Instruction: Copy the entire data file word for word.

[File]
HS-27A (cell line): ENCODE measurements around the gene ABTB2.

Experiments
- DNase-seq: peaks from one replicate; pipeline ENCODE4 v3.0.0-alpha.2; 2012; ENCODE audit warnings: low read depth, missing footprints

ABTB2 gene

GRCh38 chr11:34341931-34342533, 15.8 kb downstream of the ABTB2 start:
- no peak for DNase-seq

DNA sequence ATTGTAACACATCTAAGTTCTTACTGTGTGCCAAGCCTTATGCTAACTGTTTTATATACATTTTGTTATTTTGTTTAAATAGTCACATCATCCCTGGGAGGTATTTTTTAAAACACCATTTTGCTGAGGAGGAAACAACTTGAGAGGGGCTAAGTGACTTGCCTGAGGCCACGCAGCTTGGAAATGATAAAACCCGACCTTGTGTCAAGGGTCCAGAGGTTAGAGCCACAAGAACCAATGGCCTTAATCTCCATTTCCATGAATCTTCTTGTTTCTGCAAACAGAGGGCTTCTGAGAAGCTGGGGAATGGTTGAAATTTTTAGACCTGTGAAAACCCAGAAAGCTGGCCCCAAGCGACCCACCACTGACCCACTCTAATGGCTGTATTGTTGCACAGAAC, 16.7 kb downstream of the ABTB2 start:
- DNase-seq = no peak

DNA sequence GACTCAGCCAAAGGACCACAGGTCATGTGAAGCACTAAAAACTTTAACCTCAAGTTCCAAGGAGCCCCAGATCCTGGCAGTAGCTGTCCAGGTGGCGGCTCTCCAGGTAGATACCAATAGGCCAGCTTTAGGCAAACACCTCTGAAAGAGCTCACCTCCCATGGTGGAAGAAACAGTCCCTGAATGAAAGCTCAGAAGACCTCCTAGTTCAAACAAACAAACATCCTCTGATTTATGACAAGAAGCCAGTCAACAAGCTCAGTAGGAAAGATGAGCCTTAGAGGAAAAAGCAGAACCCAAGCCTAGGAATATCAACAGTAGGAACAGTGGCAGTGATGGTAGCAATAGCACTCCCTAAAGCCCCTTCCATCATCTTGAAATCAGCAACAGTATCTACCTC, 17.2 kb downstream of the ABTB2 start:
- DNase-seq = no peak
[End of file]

HS-27A (cell line): ENCODE measurements around the gene ABTB2.

Experiments
- DNase-seq: peaks from one replicate; pipeline ENCODE4 v3.0.0-alpha.2; 2012; ENCODE audit warnings: low read depth, missing footprints

ABTB2 gene

GRCh38 chr11:34341931-34342533, 15.8 kb downstream of the ABTB2 start:
- no peak for DNase-seq

DNA sequence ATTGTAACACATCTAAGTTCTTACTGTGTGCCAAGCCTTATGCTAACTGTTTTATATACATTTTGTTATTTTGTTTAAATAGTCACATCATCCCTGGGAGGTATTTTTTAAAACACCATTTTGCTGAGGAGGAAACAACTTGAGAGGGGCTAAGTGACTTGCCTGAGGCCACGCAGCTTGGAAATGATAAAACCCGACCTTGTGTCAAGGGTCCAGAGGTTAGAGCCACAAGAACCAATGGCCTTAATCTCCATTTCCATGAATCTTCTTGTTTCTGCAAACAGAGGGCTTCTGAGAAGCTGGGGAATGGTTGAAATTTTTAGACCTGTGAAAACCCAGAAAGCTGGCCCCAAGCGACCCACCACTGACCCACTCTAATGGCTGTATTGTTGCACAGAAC, 16.7 kb downstream of the ABTB2 start:
- DNase-seq = no peak

DNA sequence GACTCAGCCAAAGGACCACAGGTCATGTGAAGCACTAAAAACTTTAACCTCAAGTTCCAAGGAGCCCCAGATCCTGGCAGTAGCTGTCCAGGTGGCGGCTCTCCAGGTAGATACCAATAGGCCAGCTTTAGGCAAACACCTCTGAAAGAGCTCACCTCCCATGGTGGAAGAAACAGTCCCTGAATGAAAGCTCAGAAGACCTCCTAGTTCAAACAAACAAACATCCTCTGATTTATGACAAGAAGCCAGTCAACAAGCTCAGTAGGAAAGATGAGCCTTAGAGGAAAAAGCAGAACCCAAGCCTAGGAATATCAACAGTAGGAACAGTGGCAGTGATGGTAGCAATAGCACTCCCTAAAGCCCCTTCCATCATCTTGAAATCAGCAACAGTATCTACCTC, 17.2 kb downstream of the ABTB2 start:
- DNase-seq = no peak